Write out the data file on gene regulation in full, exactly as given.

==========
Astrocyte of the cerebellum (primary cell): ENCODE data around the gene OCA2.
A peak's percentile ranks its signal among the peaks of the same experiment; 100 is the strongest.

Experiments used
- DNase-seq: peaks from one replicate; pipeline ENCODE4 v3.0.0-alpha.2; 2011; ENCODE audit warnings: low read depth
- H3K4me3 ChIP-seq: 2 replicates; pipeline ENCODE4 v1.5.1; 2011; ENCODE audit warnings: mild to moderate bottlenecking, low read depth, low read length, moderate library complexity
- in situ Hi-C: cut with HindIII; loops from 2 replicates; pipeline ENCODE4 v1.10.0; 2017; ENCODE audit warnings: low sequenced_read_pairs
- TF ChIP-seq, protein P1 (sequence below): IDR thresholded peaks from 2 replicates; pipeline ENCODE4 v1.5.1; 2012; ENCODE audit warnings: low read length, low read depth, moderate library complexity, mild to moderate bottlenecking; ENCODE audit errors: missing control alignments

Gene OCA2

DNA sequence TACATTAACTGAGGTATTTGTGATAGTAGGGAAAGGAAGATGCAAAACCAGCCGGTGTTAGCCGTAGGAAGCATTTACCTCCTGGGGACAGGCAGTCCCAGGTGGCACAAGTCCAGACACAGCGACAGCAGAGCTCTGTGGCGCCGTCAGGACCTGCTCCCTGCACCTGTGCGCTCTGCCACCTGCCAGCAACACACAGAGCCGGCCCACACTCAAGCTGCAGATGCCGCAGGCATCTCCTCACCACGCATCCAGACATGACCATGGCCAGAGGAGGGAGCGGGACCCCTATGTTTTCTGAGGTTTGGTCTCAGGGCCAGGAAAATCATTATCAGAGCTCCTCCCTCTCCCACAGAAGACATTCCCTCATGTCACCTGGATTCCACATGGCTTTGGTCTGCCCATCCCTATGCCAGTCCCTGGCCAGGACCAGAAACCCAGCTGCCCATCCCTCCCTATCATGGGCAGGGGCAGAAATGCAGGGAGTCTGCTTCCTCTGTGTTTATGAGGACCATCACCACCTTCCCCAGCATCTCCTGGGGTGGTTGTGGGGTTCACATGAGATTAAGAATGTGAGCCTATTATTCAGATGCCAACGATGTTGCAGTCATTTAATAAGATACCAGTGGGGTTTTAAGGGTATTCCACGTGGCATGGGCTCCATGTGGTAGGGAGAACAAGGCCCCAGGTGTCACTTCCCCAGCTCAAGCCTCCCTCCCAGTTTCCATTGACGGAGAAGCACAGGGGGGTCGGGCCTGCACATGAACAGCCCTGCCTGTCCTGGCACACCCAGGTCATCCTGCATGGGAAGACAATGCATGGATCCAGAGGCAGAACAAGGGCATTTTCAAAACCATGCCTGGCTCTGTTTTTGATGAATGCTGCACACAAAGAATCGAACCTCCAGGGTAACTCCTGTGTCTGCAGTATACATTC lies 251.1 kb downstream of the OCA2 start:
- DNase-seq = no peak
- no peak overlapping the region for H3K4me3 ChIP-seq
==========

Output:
Astrocyte of the cerebellum (primary cell): ENCODE data around the gene OCA2.
A peak's percentile ranks its signal among the peaks of the same experiment; 100 is the strongest.

Experiments used
- DNase-seq: peaks from one replicate; pipeline ENCODE4 v3.0.0-alpha.2; 2011; ENCODE audit warnings: low read depth
- H3K4me3 ChIP-seq: 2 replicates; pipeline ENCODE4 v1.5.1; 2011; ENCODE audit warnings: mild to moderate bottlenecking, low read depth, low read length, moderate library complexity
- in situ Hi-C: cut with HindIII; loops from 2 replicates; pipeline ENCODE4 v1.10.0; 2017; ENCODE audit warnings: low sequenced_read_pairs
- TF ChIP-seq, protein P1 (sequence below): IDR thresholded peaks from 2 replicates; pipeline ENCODE4 v1.5.1; 2012; ENCODE audit warnings: low read length, low read depth, moderate library complexity, mild to moderate bottlenecking; ENCODE audit errors: missing control alignments

Gene OCA2

DNA sequence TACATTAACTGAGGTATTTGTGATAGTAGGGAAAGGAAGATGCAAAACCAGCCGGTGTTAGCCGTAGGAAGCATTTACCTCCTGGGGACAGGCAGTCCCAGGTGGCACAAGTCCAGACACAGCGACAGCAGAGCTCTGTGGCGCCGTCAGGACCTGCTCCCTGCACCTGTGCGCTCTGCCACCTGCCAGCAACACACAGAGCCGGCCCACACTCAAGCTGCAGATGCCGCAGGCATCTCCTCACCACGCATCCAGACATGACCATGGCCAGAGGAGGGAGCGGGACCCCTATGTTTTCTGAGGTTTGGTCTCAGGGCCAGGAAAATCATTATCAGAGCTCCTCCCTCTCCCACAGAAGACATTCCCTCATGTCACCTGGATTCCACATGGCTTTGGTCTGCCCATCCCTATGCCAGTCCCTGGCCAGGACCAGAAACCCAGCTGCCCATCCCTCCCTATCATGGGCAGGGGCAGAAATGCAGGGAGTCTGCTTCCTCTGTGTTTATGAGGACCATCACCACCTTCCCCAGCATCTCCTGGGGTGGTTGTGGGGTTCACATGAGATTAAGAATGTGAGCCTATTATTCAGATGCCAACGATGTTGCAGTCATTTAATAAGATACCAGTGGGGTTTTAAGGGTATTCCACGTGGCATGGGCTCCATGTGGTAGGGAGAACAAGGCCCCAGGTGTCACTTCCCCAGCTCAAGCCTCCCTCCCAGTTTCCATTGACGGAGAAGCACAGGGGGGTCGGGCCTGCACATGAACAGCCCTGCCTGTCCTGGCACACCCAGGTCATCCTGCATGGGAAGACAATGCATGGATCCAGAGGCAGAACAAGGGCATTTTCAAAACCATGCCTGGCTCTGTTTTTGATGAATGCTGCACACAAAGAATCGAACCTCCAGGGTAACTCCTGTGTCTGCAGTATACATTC lies 251.1 kb downstream of the OCA2 start:
- DNase-seq = no peak
- no peak overlapping the region for H3K4me3 ChIP-seq